Mytek knows very well how to merge pro-audio and consumer electronics. It is the design of the fronts in a ‘dimple’ structure that makes Mytek devices stand out to pro audio equipment. The Mytek Brooklyn Bridge is no exception to this.
Mytek has a quite impressive product line up, from DA converters to AD converters and streamers. And recently a power amplifier, the Brooklyn Amp. The Clef is literally an outsider, being a portable DAC/headphone amplifier. To the Brooklyn series recently a streamer is added, featuring Roon and MQA: meet the Mytek Brooklyn Bridge.
Those who, like us, regularly attend audio shows and fairs, often see the same equipment come back in the booths. Mytek pops up regularly. The DAC stereo 192 DSD DAC (2012) and now the Brooklyn models are often used for connecting headphones or audio sources. The reason will be that the Mytek DACs are amply equipped with outputs and inputs. And the fact that they keep working after many shows and fairs, also says something about the reliability of Mytek’s products.
We have already reviewed the reference model of Mytek, the Manhattan II with network card and phono stage. And in the Headphone Heaven test of high-end headphone amplifiers, the Brooklyn DAC was one of four contenders alongside the Moon Neo 430 HA D3, the Pass Labs HPA-1 and the Moon Neo 230 HAD.
The Brooklyn Bridge is actually a Brooklyn DAC with a network card, so in this review we will only discuss this new functionality. The other features of the Brooklyn: headphone amplifier, phonostage, ease of use and the like we have already described in detail in the previous reviews. And we compare the Brooklyn Bridge to the Manhattan II. They have the same features, only the Manhattan II ‘full option’ is priced more than twice as high as the Brooklyn Bridge.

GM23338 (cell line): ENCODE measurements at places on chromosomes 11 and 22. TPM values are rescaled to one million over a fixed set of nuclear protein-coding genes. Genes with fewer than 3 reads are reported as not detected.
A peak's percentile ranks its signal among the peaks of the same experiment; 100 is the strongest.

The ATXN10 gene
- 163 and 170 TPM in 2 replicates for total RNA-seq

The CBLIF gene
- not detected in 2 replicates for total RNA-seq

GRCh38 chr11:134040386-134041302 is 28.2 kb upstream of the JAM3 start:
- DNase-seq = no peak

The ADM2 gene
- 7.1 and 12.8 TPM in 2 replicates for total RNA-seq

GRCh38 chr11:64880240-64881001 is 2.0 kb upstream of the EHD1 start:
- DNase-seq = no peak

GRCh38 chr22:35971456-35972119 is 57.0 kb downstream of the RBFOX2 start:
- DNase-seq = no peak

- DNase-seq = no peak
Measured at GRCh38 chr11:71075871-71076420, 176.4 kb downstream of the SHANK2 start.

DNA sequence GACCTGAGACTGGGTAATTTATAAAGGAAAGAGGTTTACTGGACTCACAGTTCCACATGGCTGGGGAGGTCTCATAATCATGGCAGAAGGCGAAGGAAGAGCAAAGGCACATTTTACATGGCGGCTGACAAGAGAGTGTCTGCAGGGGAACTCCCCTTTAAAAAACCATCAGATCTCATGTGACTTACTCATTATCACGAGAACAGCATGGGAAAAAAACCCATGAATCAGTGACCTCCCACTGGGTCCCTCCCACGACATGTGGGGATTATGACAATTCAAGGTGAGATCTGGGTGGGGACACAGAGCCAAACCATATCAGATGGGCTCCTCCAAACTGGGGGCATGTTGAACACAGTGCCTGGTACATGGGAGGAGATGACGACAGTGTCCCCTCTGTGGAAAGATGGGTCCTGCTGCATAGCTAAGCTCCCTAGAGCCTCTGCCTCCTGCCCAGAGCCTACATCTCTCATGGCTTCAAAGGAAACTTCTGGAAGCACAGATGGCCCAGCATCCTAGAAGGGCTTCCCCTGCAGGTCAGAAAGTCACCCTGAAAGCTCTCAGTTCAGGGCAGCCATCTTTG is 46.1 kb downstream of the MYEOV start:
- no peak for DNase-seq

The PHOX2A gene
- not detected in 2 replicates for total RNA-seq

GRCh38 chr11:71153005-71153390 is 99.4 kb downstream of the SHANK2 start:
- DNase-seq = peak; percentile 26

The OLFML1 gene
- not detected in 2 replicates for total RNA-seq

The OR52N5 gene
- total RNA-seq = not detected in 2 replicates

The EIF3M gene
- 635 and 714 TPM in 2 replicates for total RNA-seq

Mytek Brooklyn Bridge in use
Just a few more words about the Mytek Brooklyn Bridge in practice. What strikes me is that it’s so fast and responsive. We briefly press the button on the right once and the device is ready to use. Depending on the speed of your network, it may take a few seconds for the Brooklyn Bridge to be fully ready for network services. It takes a short while before we understand the operation of the four pushbuttons and the rotary/select dial, it also works very pleasantly. When we switch sources, we hear the clicks of the relays; this really adds something to the user experience. It feels robust and solid.
We use the Brooklyn Bridge as a DAC/streamer/headphone amplifier connected to an iMac 27″ desktop computer connected to the Brooklyn Bridge via USB.
To test the Roon function we connected the Metrum Ambre via SP/DIF. We use wired network connections. We also used the Brooklyn Bridge in the studio, connecting the balanced outputs to the monitor speakers, and the laptop via USB. As DAW, we use Logic Pro X.
For playing stereo tracks we have playback application Vox and Roon. Streaming services: Primephonic and Spotify. Headphones used: Oppo PM-3, Hifiman Sundara, Sennheiser IE 800 in ears, Fostex T50RP, Beyer Dynamic DT990 Pro, the Sennheiser HD410 SL. The latter type is now in the German Radio Museum, but it still sounds great. With an impedance of 600 Ohm, it is a headphone that is difficult to control and therefore one that is ‘hard to handle’ for a headphone amplifier.